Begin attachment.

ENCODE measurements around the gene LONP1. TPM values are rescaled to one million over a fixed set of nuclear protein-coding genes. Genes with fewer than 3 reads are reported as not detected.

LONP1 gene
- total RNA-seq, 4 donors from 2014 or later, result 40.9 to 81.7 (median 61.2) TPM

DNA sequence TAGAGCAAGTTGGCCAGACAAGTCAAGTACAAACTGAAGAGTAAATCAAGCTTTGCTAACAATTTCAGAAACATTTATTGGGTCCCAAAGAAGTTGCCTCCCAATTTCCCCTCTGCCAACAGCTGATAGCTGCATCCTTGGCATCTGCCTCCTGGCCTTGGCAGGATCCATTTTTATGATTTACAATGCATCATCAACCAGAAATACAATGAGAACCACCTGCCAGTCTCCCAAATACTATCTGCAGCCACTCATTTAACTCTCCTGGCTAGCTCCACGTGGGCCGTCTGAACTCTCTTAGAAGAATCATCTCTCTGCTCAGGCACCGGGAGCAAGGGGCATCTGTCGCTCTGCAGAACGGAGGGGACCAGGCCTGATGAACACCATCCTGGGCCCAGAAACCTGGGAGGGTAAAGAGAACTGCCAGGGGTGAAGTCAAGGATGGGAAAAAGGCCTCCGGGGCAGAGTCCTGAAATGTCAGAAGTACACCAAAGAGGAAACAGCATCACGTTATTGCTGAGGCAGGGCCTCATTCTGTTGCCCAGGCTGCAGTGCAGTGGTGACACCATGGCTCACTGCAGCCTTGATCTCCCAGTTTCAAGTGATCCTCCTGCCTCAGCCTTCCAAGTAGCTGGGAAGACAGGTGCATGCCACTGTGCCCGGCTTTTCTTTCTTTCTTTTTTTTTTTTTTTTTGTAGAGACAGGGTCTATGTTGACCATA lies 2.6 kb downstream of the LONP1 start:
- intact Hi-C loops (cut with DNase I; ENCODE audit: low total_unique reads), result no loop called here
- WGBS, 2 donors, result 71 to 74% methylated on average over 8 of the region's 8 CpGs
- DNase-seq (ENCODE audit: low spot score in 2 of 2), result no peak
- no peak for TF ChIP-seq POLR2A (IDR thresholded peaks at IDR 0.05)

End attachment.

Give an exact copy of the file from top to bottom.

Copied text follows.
ENCODE measurements around the gene LONP1. TPM values are rescaled to one million over a fixed set of nuclear protein-coding genes. Genes with fewer than 3 reads are reported as not detected.

LONP1 gene
- total RNA-seq, 4 donors from 2014 or later, result 40.9 to 81.7 (median 61.2) TPM

DNA sequence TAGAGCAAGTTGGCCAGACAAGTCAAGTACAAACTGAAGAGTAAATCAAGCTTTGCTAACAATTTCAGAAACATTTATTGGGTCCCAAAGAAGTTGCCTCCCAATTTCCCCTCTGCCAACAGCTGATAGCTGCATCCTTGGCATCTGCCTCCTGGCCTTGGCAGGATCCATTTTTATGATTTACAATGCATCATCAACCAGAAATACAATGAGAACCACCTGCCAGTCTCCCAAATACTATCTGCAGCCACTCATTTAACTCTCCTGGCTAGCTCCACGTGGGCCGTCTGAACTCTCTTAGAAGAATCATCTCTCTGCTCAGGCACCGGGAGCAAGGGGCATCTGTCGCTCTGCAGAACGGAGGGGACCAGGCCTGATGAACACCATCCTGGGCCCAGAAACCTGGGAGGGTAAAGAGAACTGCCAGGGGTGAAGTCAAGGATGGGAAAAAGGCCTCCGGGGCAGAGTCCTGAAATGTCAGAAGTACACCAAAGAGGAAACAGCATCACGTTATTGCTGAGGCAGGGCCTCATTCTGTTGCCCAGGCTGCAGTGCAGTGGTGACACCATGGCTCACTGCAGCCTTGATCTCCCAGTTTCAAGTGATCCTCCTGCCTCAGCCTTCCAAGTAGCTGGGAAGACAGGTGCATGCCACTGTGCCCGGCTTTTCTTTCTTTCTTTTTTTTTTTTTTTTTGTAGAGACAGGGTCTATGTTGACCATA lies 2.6 kb downstream of the LONP1 start:
- intact Hi-C loops (cut with DNase I; ENCODE audit: low total_unique reads), result no loop called here
- WGBS, 2 donors, result 71 to 74% methylated on average over 8 of the region's 8 CpGs
- DNase-seq (ENCODE audit: low spot score in 2 of 2), result no peak
- no peak for TF ChIP-seq POLR2A (IDR thresholded peaks at IDR 0.05)